There has been a widespread tendency in recent decades for governments to adopt self assessment as the basis for tax administration. Under self assessment, taxpayers are required to assess their own tax on the basis of published tax rules, and then pay it on the due date without receiving an assessment or tax demand from the government. Self assessment is usually associated with an approach summed up as “process now, audit later.” Self assessment has clear advantages for the government. It transfers virtually all routine administration to taxpayers, and also requires their full participation in the non-routine task of applying complex tax law. Small taxpayers may lack the technical and administrative capacity to shoulder these burdens, but they are not generally a problem for large resource production companies.1 Self assessment frees up government resource for more difficult, non-routine functions. The clear separation of the functions of assessment and audit reduces opportunities for collusion. Self assessment also requires the government to make tax rules clear, public, unambiguous and non-discretionary. So self assessment increases transparency and reduces demands on administrative capacity. It is therefore a good basis for resource tax administration. Many resource tax regimes have adopted the key feature of self assessment, namely the requirement (reinforced by sanctions) to pay tax on the due date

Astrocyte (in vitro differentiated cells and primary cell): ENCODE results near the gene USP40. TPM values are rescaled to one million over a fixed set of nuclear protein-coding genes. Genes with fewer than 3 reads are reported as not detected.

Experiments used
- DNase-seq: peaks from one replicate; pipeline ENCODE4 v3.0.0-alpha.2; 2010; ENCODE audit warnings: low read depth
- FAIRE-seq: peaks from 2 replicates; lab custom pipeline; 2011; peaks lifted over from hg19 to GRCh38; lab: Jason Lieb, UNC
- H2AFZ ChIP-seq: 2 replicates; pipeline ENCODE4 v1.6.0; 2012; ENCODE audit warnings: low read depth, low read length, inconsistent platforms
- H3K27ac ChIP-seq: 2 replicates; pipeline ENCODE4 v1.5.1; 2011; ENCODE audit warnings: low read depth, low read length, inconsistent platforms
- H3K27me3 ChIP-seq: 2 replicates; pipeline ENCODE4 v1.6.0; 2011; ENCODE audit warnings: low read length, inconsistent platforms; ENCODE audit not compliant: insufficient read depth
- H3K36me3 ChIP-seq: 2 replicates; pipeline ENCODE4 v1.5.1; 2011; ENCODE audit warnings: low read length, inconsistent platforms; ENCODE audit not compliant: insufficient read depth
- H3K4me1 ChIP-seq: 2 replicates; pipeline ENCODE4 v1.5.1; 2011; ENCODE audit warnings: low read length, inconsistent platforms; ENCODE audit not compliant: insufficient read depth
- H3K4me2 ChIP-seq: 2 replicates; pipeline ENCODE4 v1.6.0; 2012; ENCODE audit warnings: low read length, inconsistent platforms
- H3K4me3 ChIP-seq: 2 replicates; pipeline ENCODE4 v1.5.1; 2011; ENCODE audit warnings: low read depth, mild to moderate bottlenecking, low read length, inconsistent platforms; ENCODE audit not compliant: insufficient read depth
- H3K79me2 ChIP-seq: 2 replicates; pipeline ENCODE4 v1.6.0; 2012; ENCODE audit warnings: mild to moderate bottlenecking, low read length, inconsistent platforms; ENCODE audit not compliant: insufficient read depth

without the need for a government assessment. But some such countries could further improve the simplicity and transparency of administration by embracing self assessment more fully, for example by eliminating some remaining requirements for administrative intervention in tax calculations, and removing the need for tax authorities to make a formal assessment where no amendment to the company’s figures is required. An objection sometimes made against self assessment is that it is all well and good for countries with sophisticated and compliant resource production companies concerned to maintain their good reputation; but not for countries where companies with little concern for either reputation or standards have an important presence in the resource production industry.2 The implication is that self assessment weakens the government’s ability to deal with such companies, but there is no reason why that should be the case in a well-designed self assessment regime. Such a regime reinforces taxpayer obligations with strong penalties to deter non-compliance, and allows the tax authorities to assume assessment and collection functions quickly and forcefully wherever companies, despite those penalties, fail to comply. Of course tax authorities do need to be ready to take vigorous enforcement and penalty action where that is necessary, but that is the case in any tax regime, and the advantage of self assessment is that the need for administrative intervention is limited to the non-compliant minority. The tax authorities also need the capacity for effective audit of resource companies’ self assessment tax returns, but self assessment should not significantly increase the audit burden, since audit of large company tax returns is something they already ought to be doing anyway. Although self assessment is now common in resource tax regimes, production sharing does not generally follow self assessment principles, since companies have to submit budgets and costs for government approval on a continuous basis in order for costs to be recoverable. For most costs the rules allow approval to be assumed if no objection is received within a certain time, so the extent of administrative intervention by the government may be limited in practice, but even so it is generally very far from being a “process now, audit later” approach.